Researchers peer inside OS X-based botnet after taking control of command server.
This is from MorganR. and John Sexton. Remember, the media did not report on this at all -- that the architect of the original ObamaCare plan bragged that his plan was not a "Trojan Horse" for single payer, because a...
We may now know who is behind the Flashback trojan, one of the biggest Mac viruses ever.
Leaked messages show man taking credit for malware that infected 650,000 Macs.
A new piece of malware that takes advantage of a well-documented Java vulnerability has been found on a website dedicated to the Dalai Lama, with the trojan able to install itself on an unwitting Mac user's computer to capture keystrokes and other sensitive data.
Drive-by attack exploits same Java vulnerability used by notorious Flashback.
A new vulnerability in Java 7 may let hackers attack Apple computers, bringing back memories of the recent Flashback Trojan that may have been stealing up to $10,000 a day in ad revenue.
A new Q2 2012 report finds that the Flashback Trojan infected 10 percent of home networks with Mac computers during the month of April while Android malware numbers quadrupled during the quarter.
After Apple released a patch to a Java vulnerability that lead to the infection of roughly 600,000 Macs with the Flashback Trojan earlier this year, weeks later there were claims from security researchers that hundreds of thousands of Macs were still infected. Kaspersky’s CEO claimed “Apple is now entering the same world as Microsoft has been [...]
The first week in April was quiet for Sang-Jin Bae, chief technology officer for Hornet Inc. Not so for 600,000 or so fellow Apple Mac users, who were struggling with malicious software called the Flashback Mac Trojan, which infected hundreds of thousands of Macs worldwide. "When I heard about that Trojan crap. Show More Summary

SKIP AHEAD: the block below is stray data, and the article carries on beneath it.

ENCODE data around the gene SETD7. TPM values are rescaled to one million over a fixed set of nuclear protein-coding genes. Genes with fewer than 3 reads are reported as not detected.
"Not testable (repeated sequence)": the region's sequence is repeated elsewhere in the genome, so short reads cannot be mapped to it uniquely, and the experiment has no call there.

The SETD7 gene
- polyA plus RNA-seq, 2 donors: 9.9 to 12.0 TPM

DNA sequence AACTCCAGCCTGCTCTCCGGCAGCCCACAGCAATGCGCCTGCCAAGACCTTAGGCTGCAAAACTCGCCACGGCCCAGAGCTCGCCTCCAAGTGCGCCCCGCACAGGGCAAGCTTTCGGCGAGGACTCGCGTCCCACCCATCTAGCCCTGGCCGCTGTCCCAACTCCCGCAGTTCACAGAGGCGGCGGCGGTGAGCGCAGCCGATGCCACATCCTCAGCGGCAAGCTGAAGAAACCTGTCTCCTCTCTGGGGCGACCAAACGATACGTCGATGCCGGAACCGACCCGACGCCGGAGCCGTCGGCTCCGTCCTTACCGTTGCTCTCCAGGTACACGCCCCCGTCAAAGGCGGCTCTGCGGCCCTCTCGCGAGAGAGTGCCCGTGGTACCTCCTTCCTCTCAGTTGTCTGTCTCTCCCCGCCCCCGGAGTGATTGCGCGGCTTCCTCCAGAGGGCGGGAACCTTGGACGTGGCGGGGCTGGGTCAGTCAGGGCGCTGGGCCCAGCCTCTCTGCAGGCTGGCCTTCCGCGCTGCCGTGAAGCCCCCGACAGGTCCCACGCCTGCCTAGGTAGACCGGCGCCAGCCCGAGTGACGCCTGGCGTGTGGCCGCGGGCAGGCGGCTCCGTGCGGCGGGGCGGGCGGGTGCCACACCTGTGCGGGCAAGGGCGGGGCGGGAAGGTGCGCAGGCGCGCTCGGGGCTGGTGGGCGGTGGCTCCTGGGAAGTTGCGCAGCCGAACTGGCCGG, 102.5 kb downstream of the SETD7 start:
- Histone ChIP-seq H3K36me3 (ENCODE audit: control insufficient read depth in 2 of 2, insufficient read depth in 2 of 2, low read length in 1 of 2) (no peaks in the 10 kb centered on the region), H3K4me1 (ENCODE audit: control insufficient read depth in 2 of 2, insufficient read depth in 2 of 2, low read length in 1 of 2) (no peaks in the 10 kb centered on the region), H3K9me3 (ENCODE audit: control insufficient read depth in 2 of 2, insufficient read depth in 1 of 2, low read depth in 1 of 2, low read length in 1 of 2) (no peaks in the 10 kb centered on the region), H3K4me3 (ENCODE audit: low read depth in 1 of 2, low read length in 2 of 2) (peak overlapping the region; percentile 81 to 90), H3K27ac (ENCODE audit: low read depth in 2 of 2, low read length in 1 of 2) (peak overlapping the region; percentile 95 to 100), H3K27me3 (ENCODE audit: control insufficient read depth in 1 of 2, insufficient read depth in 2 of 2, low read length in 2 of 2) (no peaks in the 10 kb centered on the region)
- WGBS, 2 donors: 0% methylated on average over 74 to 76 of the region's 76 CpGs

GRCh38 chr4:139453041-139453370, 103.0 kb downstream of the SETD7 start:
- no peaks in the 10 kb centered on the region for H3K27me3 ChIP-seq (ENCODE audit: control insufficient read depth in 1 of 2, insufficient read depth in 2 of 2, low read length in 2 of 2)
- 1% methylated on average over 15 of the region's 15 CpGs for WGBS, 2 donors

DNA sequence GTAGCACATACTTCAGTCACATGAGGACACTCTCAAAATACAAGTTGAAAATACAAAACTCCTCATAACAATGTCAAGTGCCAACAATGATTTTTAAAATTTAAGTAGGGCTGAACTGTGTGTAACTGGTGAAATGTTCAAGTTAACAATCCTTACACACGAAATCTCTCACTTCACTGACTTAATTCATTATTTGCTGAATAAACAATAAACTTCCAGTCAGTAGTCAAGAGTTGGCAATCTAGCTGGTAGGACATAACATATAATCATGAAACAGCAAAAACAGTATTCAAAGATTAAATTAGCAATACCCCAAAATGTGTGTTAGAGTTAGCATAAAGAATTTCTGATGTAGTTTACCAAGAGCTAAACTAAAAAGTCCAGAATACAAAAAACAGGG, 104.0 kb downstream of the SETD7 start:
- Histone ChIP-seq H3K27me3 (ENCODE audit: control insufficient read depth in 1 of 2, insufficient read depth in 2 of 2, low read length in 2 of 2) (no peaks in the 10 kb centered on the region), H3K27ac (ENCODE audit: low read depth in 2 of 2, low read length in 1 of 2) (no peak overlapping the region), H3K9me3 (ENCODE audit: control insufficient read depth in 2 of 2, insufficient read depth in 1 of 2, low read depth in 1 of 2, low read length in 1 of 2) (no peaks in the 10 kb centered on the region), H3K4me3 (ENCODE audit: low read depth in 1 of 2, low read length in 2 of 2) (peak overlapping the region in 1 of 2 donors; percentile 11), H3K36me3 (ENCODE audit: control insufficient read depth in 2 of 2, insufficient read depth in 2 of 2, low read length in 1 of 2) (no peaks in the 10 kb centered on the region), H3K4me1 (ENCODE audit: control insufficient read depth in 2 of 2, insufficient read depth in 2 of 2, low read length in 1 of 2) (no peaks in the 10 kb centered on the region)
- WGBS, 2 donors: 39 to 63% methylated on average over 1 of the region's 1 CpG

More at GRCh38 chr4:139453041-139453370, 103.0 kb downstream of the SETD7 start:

Security airdrop saves legacy fanbois from nasties Apple has released patches that defend users of its older Mac OS X 10.5 Leopard operating system against security threats.…
While the threat of the Flashback trojan has seemed to largely subside, Apple has released a tool for removing Flashback from older Macs running OS X 10.5 Leopard. A Flashback removal tool was released for Lion and Snow Leopard users a month ago, and now Leopard Macs can get in on the action. Yay for [...]Show More Summary
If you still think your Mac is immune to malware and malicious infections then it’s time to stop kidding yourself. The recent Flashback trojan has proven that these a real issue for Apple’s desktop operating system, and as long as Mac OS X continues to grow, so will its infections. But Apple is now working [...]Show More Summary
Apple is no longer the “safe” choice for computer shoppers as various malicious software downloads have become available over the last several months. Now with the Flashback trojan infecting more than 500,000 Apple computer systems via the Mac OS X operating platform, Apple has turned to computer virus experts Kaspersky Labs to help them better [...]Show More Summary
Last month, Mac users experienced one of the first widespread trojans since the platform regained popularity, the Flashback trojan. Apple was quick to release a security tool to remove the trojan, and now, Dr. Web, the security firmShow More Summary
We’ve heard so much about the Mac Flashback Trojan in the last month, but what is the point of its existence? Turns out it’s financial gain (who knew) in the form of advertising revenue. Security researchers at Symantec have found …
According to the security outfit Symantec, the Flashback Trojan discovered to be infecting over 600,000 Mac OSX machines has a variant that may have net the botnet owners potentially up to $10,0000 a day. The malware targets Google advertisements...Show More Summary
Well, this is a bit discouraging. According to Symantec, the Flashback malware that has infected a great number of Mac machines could be earnings its creators huge money: Ad-clicking Trojans...
The Flashback malware which was found to be infecting over 650,000 Macs at its peak was earning its creators up to $10,000 a day, according to security specialists Symantec. The OSX.Flashback.K trojan, which is believed to be the largest Mac infection to date, is designed to steal page views and advertising revenue from Google. Once [...]Show More Summary
If you've ever wondered why people write malware, it's just like anything else – it's all about the money. Symantec has worked out that the evil-doing bottom-feeders behind that nasty Flashback Trojan, which caught the Mac world with its pants down, were raking in around $10,000 a day. More »